Dimmuborgir – the Dark Fortress at Mývatn are a true wonder of nature and nowhere else to be seen in the world, i.e on dry land. The Dimmuborgir area consists of a massive, collapsed lava tube formed by a lava lake flowing in from a large eruption in the Þrengslaborgir and Lúdentsborgir crater row to the East, about 2300 years ago. The formation of these extraordinary lava cliffs and pillars is caused by lava ponds, i.e. the hot lava streamed over these ponds trapping the water underneath the lava. Steam issued through vent in the lava pools and formed these pillars, which then remained standing even after the crust around them had gone away.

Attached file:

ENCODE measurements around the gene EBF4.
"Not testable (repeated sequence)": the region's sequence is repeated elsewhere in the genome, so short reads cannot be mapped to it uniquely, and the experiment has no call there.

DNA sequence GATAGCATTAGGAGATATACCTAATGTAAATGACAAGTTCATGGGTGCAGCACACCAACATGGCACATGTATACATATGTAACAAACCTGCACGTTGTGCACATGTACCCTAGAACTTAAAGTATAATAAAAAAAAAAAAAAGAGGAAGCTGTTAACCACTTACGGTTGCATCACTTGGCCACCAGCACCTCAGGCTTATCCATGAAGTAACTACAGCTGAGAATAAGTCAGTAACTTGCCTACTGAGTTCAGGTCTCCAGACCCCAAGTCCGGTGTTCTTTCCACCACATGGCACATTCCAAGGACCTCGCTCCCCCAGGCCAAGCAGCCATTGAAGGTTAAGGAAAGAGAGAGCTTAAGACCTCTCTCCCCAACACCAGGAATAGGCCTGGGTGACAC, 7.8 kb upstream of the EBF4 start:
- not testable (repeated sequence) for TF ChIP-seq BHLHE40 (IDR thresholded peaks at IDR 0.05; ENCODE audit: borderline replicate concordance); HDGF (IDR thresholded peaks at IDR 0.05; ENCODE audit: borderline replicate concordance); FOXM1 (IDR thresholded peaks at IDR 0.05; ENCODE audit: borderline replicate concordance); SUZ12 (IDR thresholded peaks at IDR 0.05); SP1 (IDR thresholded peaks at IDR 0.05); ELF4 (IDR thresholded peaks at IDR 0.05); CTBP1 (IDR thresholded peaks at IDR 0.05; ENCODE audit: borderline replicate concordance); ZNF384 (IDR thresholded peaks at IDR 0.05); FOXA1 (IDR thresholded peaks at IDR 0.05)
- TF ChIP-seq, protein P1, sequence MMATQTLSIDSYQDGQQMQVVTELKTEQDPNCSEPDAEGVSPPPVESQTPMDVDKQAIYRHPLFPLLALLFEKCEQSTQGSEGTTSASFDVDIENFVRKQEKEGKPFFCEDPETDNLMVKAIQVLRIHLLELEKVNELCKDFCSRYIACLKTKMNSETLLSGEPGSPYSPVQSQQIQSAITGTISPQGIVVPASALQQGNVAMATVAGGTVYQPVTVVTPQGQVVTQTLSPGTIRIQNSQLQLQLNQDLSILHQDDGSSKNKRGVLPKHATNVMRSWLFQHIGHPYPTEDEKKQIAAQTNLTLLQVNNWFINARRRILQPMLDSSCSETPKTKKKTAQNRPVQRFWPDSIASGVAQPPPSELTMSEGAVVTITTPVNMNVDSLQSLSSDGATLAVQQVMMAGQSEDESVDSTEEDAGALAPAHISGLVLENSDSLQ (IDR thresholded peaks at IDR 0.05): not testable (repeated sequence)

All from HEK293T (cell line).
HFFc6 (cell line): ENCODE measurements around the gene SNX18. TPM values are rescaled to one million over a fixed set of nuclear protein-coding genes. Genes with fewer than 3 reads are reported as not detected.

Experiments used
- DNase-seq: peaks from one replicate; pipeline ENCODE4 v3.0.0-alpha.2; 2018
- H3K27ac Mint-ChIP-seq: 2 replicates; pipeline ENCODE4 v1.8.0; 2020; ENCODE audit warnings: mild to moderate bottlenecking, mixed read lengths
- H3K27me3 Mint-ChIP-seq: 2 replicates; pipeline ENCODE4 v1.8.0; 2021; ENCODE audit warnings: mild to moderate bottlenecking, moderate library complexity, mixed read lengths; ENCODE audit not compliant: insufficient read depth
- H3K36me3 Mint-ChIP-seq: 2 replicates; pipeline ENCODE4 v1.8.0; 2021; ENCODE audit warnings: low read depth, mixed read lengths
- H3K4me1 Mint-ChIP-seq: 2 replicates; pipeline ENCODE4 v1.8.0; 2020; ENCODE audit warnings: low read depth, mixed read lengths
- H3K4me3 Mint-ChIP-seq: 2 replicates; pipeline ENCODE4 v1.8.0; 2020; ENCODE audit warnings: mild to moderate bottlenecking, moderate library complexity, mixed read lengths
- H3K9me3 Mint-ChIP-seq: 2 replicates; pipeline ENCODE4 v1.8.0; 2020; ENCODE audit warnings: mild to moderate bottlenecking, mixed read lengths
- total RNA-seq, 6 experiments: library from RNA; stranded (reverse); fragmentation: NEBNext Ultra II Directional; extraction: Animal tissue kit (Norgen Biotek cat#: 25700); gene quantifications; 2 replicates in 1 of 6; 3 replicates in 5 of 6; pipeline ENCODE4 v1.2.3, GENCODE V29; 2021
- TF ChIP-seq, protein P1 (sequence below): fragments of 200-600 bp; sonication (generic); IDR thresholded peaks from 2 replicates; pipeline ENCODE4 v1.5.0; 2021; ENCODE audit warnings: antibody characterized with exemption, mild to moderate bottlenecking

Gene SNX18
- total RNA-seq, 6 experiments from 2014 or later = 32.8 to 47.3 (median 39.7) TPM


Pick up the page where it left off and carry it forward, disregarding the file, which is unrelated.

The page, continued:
The whole area is well organized with nice walking paths that lead you through Dimmuborgir. One of the walking paths, which is called Kirkjuhringurinn – the Church route leads to Kirkjan – the Church. It is 2,4 km and takes ca 1 hour and takes you through extraordinary tall lava formations for half an hour until you reach the church. The sign says Kirkja.
In Icelandic folklore, Dimmuborgir is said to connect earth with the infernal regions. In Nordic Christian lore, it is also said that Dimmuborgir is the place where Satan landed when he was cast from the heavens and created the apparent “Helvetes katakomber” which is Norwegian for “The Catacombs of Hell”.
For Game of Thrones fans; Dimmuborgir was used as a location for the background of the Mance Rayders widling camp.

Ásbyrgi Canyon
Situated in the Northeast of Iceland the Ásbyrgi Canyon is a horseshoe-shaped depression — 50 miles away from the beloved Diamond circle sightseeing route. This natural formation can be found in the Vatnajökull National Park, which covers an area of 4,141 square kilometres.